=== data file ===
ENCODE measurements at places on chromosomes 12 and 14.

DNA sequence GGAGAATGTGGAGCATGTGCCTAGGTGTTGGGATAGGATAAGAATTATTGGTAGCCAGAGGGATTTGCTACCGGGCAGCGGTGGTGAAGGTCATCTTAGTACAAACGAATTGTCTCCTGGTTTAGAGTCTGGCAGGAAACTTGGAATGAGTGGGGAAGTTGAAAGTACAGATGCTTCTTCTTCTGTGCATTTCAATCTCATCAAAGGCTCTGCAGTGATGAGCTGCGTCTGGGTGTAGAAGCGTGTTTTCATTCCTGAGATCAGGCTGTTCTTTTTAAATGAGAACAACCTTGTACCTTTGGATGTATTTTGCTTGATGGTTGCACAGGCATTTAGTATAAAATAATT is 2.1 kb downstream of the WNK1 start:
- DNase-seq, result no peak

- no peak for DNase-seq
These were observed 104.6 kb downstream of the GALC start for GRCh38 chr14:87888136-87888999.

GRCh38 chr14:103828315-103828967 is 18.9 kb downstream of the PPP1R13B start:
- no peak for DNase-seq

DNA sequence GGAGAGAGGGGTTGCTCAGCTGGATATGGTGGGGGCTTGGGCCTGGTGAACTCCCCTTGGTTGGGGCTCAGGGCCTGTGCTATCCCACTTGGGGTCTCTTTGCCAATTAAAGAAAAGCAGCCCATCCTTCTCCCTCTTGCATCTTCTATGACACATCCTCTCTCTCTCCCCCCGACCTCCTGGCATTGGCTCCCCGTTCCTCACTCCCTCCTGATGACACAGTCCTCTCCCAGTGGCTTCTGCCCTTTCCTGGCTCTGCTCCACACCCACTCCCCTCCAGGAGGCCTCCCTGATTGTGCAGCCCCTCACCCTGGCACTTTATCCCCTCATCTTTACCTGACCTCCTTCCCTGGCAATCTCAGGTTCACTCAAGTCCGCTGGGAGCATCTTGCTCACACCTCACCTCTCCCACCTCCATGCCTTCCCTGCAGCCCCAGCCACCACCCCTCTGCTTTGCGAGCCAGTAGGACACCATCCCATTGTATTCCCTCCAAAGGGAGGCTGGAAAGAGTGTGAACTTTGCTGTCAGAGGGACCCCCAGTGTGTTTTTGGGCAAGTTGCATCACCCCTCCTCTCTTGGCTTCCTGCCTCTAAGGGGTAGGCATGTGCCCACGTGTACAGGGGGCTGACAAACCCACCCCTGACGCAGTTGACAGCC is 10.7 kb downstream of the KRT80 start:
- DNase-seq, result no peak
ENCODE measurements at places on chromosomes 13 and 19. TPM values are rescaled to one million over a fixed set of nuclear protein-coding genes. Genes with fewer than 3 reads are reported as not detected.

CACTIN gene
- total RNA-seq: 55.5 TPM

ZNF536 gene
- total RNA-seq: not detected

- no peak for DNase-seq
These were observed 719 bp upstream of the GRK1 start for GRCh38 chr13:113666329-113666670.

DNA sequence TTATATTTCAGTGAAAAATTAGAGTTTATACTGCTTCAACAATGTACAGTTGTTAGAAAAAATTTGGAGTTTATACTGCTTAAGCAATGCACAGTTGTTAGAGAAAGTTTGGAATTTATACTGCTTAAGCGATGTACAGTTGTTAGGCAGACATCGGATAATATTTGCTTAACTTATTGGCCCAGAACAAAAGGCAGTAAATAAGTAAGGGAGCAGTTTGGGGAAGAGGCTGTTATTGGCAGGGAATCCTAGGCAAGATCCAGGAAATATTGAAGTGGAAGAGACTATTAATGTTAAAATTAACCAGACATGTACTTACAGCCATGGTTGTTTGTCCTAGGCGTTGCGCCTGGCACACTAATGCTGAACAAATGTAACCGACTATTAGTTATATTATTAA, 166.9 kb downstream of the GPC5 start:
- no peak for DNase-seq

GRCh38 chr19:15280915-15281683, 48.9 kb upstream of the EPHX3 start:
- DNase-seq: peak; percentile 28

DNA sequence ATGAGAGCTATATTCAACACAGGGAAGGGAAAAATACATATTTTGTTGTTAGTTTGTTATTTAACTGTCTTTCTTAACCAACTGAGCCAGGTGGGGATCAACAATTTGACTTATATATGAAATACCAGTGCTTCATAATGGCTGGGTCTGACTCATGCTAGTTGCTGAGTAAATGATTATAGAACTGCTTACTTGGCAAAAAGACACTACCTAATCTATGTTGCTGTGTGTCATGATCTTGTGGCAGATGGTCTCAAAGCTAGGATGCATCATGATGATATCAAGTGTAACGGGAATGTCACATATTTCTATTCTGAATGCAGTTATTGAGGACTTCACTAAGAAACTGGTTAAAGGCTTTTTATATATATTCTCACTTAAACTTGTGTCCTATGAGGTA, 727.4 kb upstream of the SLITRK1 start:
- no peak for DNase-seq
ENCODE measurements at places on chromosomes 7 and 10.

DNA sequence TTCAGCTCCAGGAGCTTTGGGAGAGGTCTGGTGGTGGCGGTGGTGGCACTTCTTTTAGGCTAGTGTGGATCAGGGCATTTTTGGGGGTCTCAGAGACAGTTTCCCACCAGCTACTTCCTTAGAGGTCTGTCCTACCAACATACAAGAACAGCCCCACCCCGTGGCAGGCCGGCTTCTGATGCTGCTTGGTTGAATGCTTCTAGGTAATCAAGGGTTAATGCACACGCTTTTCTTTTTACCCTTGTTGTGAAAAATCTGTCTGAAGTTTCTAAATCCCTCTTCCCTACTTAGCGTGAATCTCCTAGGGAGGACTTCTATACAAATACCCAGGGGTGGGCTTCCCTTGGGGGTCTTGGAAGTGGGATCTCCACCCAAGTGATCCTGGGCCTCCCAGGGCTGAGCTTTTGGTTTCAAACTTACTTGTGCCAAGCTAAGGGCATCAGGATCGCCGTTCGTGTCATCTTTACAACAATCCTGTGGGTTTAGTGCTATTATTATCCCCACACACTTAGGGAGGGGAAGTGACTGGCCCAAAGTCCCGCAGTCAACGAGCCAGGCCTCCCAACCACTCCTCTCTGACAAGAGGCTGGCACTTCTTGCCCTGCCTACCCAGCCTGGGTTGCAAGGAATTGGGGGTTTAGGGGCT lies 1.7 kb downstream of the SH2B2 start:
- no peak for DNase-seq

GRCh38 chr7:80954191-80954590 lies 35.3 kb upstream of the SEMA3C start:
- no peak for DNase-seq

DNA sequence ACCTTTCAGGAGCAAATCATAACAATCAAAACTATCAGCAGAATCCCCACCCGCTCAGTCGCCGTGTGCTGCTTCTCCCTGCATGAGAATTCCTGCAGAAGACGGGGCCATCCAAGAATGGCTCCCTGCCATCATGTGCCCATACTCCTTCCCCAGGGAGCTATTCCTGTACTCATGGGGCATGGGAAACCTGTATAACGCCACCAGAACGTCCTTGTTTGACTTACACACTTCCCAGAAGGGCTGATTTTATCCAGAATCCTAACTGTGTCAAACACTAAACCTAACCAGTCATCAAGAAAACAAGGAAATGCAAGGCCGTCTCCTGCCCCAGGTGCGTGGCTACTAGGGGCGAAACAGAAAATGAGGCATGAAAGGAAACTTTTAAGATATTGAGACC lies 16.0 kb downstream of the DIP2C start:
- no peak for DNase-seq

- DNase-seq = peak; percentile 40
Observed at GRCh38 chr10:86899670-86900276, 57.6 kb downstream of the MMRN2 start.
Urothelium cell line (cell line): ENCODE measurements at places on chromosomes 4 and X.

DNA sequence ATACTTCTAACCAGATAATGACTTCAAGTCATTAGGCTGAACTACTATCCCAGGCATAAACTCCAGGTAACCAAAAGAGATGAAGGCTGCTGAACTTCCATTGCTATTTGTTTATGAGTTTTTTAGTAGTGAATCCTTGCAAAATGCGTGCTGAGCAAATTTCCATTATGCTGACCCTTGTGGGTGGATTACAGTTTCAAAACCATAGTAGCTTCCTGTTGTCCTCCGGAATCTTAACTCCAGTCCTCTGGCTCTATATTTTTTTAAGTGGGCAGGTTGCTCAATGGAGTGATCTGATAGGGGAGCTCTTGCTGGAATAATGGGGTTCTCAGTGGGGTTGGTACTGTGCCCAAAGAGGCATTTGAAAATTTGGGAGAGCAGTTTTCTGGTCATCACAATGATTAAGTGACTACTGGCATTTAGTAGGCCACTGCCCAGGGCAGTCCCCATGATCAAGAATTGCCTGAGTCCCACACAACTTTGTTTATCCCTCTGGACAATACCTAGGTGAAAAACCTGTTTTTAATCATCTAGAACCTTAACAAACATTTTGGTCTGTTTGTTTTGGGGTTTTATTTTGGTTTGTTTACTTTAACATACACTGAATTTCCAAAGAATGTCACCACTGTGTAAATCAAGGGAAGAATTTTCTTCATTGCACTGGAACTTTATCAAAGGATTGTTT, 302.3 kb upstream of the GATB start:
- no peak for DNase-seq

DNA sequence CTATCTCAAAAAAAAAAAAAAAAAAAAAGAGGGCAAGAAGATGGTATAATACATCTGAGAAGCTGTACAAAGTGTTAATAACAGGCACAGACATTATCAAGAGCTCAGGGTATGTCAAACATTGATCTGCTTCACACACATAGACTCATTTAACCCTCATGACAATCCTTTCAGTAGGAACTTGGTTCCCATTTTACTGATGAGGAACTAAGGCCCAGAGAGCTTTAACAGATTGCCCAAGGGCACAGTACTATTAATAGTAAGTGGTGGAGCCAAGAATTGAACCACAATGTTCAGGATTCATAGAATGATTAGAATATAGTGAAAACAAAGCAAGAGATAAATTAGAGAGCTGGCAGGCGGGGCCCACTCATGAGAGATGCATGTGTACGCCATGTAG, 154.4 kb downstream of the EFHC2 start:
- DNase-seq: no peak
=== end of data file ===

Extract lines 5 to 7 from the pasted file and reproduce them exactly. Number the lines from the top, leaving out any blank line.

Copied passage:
These were observed 104.6 kb downstream of the GALC start for GRCh38 chr14:87888136-87888999.

GRCh38 chr14:103828315-103828967 is 18.9 kb downstream of the PPP1R13B start:
- no peak for DNase-seq